The information that can be sent to and from the Network Banner to the synchronization server via the internet can take the form of text, audio (sound clip, e.g. music, spoken question, spoken answer), video (e.g. movie clip, video of a product or technique, live feed), user interactions (e.g. mouse movements, keystrokes, touch-screen), data via global positioning systems (GPS), or a culmination of the above in a complex interactive online gaming (e.g. games that are a similar caliber to massive multi-player online role playing games—MMORPS, sporting games, or real-time strategy games—RTS.)
Viral components can also be integrated into the network banners. These components include but are not limited to chat, instant messaging, and email. Integrating the viral capability will allow users to invite others to interact in the network.
In an alternative embodiment of the invention, the concept of network banners can extend itself to a multi-channel experience. Specifically, one user can be connected within the Network Banner while others enter the same network (i.e., same synchronization server) via a web site, kiosk, handheld device, phone, interactive television, CD, DVD, or downloadable application, which is connected to the internet. Such other device must have the same executable coding as is present in the Network Banner. Therefore, within the one-to-one relationship, one-to-many relationship, or many-to-many relationship, at least one user will be networked through the Network Banner. Network Banners are not limited to sites; networked banners can be distributed to handheld sites and interactive television as well.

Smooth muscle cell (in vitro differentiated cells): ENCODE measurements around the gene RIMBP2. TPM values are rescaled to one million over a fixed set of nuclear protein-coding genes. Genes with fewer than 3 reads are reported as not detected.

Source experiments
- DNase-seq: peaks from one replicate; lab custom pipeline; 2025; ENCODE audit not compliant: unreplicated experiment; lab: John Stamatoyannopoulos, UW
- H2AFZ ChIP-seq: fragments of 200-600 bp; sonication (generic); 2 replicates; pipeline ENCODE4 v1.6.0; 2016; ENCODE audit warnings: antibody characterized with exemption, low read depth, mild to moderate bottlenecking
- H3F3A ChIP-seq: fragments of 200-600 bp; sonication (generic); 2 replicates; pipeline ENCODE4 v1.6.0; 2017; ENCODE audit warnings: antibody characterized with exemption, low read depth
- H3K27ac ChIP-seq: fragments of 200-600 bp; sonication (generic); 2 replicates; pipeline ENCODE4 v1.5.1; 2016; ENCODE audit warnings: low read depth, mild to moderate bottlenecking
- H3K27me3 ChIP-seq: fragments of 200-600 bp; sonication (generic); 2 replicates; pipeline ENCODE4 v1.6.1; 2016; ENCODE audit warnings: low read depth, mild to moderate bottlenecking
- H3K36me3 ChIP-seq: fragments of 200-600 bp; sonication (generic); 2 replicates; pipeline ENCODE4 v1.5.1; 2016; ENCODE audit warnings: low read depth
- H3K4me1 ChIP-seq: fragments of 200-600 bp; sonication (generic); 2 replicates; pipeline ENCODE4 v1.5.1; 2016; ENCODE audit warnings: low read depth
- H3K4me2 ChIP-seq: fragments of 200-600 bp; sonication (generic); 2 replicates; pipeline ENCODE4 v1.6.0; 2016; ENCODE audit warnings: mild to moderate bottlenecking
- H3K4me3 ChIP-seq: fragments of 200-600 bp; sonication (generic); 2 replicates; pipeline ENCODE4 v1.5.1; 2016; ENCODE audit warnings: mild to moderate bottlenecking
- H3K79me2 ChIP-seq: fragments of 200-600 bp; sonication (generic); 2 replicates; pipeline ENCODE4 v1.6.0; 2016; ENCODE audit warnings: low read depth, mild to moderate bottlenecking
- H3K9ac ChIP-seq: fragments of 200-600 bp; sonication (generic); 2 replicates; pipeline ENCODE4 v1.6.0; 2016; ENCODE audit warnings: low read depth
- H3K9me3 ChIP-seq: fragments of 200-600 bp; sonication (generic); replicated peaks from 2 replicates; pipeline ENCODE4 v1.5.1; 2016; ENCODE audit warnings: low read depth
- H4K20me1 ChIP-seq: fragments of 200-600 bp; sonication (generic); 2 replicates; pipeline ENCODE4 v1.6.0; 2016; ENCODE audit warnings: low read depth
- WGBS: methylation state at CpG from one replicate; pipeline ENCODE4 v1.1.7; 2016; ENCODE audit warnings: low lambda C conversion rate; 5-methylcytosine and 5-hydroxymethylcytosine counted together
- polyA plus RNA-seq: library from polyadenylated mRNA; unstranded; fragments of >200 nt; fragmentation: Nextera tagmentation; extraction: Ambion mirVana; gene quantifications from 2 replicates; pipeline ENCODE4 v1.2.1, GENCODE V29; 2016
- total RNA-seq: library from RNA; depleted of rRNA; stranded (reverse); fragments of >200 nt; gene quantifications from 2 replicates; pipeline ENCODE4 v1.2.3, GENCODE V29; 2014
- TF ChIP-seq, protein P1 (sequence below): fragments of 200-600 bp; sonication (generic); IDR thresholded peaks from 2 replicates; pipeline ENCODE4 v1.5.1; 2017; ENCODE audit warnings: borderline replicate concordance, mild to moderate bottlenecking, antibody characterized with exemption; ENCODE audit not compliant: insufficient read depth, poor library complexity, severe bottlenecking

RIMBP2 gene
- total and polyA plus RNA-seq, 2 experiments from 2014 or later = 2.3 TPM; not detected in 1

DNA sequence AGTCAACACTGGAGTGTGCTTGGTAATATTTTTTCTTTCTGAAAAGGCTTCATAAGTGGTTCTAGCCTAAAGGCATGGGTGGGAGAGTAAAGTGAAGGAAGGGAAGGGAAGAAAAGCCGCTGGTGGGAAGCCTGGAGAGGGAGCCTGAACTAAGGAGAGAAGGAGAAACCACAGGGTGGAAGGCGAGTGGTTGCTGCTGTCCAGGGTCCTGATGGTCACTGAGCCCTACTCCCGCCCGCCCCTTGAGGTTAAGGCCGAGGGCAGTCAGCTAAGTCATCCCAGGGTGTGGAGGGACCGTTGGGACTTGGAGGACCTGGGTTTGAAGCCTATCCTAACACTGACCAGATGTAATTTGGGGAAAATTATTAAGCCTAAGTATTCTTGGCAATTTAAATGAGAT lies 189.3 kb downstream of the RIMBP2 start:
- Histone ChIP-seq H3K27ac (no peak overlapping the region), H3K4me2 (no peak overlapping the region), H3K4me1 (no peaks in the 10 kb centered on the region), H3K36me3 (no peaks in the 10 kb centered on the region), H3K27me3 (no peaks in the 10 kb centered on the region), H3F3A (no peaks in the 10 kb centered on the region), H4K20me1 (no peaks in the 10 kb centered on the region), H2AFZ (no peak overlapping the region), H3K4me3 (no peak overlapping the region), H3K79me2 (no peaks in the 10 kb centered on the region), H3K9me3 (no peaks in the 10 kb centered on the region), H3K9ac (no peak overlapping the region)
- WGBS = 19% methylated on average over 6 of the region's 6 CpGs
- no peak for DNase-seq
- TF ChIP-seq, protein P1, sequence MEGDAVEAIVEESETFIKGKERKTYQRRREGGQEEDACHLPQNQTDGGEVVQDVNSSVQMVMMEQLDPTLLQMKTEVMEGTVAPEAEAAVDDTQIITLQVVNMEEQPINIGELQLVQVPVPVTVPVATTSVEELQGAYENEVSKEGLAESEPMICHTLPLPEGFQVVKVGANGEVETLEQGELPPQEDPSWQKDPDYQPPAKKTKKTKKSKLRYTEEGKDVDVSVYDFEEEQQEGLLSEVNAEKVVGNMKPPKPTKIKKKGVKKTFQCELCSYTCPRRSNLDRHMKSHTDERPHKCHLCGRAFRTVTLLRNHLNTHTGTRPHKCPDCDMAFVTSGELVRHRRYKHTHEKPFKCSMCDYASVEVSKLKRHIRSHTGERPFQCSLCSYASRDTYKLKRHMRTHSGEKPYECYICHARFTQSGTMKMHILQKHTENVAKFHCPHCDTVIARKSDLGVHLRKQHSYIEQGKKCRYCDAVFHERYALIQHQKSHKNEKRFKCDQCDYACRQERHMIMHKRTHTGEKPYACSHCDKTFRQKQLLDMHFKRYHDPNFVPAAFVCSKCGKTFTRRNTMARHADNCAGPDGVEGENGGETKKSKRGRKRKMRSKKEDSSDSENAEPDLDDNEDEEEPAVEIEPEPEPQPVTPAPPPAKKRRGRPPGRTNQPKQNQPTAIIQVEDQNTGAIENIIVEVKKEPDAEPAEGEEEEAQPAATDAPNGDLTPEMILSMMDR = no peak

- DETAILED DESCRIPTION OF THE DRAWINGS
The notion of networking users through distributed media units can be applied to numerous applications. The invention lends itself to other scenarios including but not limited to: (a) customer relationship management—live brand representatives waiting in a banner to consult with consumers, address their questions, and offer advice; (b) environmental interaction—grouping users together in visually themed environments such as a dating game in a bar or a tour in a virtual museum; (c) network-oriented offers—a banner offer that rewards users for certain synchronous actions; (d) digital editing—users can join in a banner to create, edit, or view music, art, videos, or other similar forms of media; (e) remote control—the media unit acts as the primary interface or “remote” in which the user or application could trigger internet based actions that could be launched and/or received by the media unit; (f) scavenger hunt—users can communicate with one another in the media unit and will be led to various sites by clues within the media unit; and (g) complex online gaming—integrating MMORPS, RTS, XBOX, and PlayStation caliber games with the media unit.